You may not recognize the term dark patterns, but you’ve probably seen enough manipulative interfaces to get the idea. A user experience in a site, app, or gadget is constructed to herd customers into following a company’s dictates, even if those will cost people their money or data. Now one of Washington’s consumer regulators is asking how the public sector could address this private-sector plague.
At the Federal Trade Commission’s “Bringing Dark Patterns to Light” online workshop April 29, speakers uniformly denounced these deceptive interfaces in apps, services, and sites. “We increasingly see companies using dark patterns to manipulate consumers into giving up their data,” acting FTC Chair Rebecca Kelly Slaughter said as she opened the online event.
But it was not so clear what the feds should do next, and if any steps would require new legislation to strengthen the FTC.
Dark patterns can take many forms—a tiny “cancel” or “decline” button, a subscription that’s far harder to stop than to start, legalese shown too quickly or in type too small for anybody to scan—but they all serve to condense a customer decision point into a dialog with one button: “submit.”
The curse of growth hacking
As Harry Brignull, a design researcher in the U.K. who coined the phrase “dark patterns” in 2010 and maintains a site to explain the problem, said at the event: “People can end up purchasing things, sharing things, or agreeing to legal terms without intending to.”
Researcher Johanna Gunawan noted that mobile devices have become fruitful ground for dark patterns, citing services that omit account deletion functions in mobile apps and sites. “There’s no excuse for not allowing users to leave a service in the same place they signed up for it,” she said.
Spotify product designer Kat Zhou, a speaker at the event, blamed the tech industry’s growth-hacking habits. “Companies must ruthlessly prioritize for growth,” she said. “Promotions and raises are often linked directly to these conversations.”
Zhou added that the decentralized structure of large tech firms can impede well-meaning employees: “You find out about something that was shipped to the public that was made by a team five time zones over.”
(Spotify’s site could itself represent a dark pattern: It lacks its app’s private-session option to override the service’s nonobvious default of making your listening habits public. But that did not come up during the FTC event.)
Meanwhile, companies can make real money with dark patterns, as Brignull noted by citing a study that found people spent 21% more at a ticketing site if they weren’t shown service fees up front. “Imagine if you ran a business and you could press a button to get your customers to spend 21% more,” he said. “Of course you’d press it.”
Companies that use dark patterns carefully may get away with manipulating consumers’ behavior without pushing the envelope far enough to anger them. Lior Strahilevitz, a professor at the University of Chicago Law School, shared research into how subjects responded to moderate and aggressive dark patterns in dialogs urging them to sign up for identity-theft protection.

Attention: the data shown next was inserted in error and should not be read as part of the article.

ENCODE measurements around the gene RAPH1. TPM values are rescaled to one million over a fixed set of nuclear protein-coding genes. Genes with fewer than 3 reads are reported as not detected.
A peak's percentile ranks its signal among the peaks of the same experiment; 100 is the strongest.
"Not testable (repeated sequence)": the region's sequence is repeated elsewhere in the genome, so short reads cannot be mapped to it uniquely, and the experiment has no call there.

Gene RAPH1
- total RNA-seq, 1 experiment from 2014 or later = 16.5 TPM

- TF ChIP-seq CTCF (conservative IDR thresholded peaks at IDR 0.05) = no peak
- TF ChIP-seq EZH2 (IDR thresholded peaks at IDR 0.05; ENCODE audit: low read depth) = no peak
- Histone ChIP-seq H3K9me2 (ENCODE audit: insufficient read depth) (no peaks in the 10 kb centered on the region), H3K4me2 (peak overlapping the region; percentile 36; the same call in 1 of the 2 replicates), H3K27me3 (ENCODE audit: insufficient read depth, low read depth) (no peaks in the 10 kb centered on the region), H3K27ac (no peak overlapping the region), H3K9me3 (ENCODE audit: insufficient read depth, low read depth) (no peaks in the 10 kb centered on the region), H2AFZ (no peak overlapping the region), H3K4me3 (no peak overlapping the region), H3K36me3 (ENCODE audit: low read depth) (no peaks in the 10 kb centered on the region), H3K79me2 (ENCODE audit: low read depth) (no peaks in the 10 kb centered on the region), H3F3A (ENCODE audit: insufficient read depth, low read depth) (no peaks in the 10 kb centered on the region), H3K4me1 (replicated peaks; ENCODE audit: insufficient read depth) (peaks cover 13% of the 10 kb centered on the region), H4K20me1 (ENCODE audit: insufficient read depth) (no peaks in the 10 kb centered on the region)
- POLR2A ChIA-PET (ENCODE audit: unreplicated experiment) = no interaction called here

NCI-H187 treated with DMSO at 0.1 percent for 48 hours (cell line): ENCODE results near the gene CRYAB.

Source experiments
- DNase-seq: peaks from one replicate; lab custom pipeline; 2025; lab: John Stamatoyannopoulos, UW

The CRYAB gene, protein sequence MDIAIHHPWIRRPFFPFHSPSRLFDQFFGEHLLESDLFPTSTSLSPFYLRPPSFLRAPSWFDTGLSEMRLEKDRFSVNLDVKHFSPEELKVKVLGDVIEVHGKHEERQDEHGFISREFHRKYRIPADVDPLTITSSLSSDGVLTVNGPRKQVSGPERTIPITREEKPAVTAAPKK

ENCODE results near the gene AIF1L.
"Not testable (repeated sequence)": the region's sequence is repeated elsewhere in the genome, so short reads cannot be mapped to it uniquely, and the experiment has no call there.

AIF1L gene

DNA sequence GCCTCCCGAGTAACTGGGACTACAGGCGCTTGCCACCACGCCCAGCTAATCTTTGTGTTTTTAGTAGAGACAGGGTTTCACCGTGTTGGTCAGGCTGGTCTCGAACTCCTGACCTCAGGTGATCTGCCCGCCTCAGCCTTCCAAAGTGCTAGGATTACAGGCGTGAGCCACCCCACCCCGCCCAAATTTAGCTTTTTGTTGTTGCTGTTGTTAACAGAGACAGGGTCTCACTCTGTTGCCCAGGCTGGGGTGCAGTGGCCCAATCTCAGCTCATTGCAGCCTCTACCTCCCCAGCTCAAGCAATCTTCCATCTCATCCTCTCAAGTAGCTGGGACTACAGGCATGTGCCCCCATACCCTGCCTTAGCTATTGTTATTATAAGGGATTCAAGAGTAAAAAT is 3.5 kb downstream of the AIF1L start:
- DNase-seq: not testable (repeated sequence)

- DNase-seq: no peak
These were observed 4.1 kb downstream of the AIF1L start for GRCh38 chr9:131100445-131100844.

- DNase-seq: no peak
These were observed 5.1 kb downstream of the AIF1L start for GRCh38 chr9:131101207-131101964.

The moderate dark patterns got more than twice as many people to sign up—26% versus 11% in the control group—without leaving subjects angry. “There’s no backlash for companies that employ these techniques, if our results are externally valid,” Strahilevitz said. “They can employ just a couple of dark patterns and get away with it.”
He and subsequent speakers noted that dark patterns work more effectively against users without a college education. But they can also prey on older users who, as University of Illinois at Chicago communication professor Kelly Quinn noted gently, “have not always developed the abilities to understand how technologies work.”
The most rage-inducing part of the FTC event involved how dark patterns affect children—a problem that’s grown worse as the pandemic has left stressed parents resorting to YouTube and other apps to keep cooped-up kids entertained. “Kids have immature executive functions,” said Dr. Jenny Radesky, a professor of pediatrics at the University of Michigan Medical School. “They will follow lures, they will follow rewards.”
Ads shown to kids may not request money, but by persuading kids to install a new game they can still enable valuable data collection, Radesky added.
What should the government do about these interface insults? Speakers noted that the DETOUR (Deceptive Experiences to Online Users Reduction) Act, legislation first proposed in 2019 by Democratic Senator Mark Warner of Virginia, would ban “obscuring, subverting, or impairing user autonomy, decision-making, or choice” via interface manipulation.
Lauren Willis, LMU Loyola Law School
I think there’s a lot the FTC can do with current authority.”
But in his own comments, Warner suggested that the commission already had enough authority under the section of its founding legislation empowering it to police “unfair or deceptive acts or practices.”
“I believe under Section 5 authority, that you can put in place a regulatory structure to try to protect consumers and prohibit this kind of deceptive practice,” he said.
Indeed, in 2017 the FTC settled a case against consumer-electronics maker Vizio for a privacy-eroding interface on connected TVs—although that $2.2 million fine may not have left much of a bruise.
“I think there’s a lot the FTC can do with current authority,” says Lauren Willis, an associate dean and law professor at LMU Loyola Law School. Her suggestion: Have the FTC make more of an example of high-profile offenders.
Inflicting public pain on the most egregious boldface-name dark-pattern practitioners could also sidestep debates about what does and does not rate as a dark pattern. As Strahilevitz asked: “Is nagging protected by the First Amendment as a sales strategy?”